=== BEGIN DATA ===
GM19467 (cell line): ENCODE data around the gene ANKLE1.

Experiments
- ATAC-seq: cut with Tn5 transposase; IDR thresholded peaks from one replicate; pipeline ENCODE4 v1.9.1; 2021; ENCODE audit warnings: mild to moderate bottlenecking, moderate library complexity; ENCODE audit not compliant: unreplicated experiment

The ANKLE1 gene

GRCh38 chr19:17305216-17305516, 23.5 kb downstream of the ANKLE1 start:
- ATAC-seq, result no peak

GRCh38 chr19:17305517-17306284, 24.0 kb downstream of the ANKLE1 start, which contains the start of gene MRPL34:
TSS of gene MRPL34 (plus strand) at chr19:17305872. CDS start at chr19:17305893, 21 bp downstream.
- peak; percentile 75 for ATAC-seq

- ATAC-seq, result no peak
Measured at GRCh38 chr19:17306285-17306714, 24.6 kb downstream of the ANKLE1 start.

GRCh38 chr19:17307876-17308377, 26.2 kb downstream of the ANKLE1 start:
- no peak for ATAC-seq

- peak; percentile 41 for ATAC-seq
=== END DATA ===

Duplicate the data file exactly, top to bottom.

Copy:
GM19467 (cell line): ENCODE data around the gene ANKLE1.

Experiments
- ATAC-seq: cut with Tn5 transposase; IDR thresholded peaks from one replicate; pipeline ENCODE4 v1.9.1; 2021; ENCODE audit warnings: mild to moderate bottlenecking, moderate library complexity; ENCODE audit not compliant: unreplicated experiment

The ANKLE1 gene

GRCh38 chr19:17305216-17305516, 23.5 kb downstream of the ANKLE1 start:
- ATAC-seq, result no peak

GRCh38 chr19:17305517-17306284, 24.0 kb downstream of the ANKLE1 start, which contains the start of gene MRPL34:
TSS of gene MRPL34 (plus strand) at chr19:17305872. CDS start at chr19:17305893, 21 bp downstream.
- peak; percentile 75 for ATAC-seq

- ATAC-seq, result no peak
Measured at GRCh38 chr19:17306285-17306714, 24.6 kb downstream of the ANKLE1 start.

GRCh38 chr19:17307876-17308377, 26.2 kb downstream of the ANKLE1 start:
- no peak for ATAC-seq

- peak; percentile 41 for ATAC-seq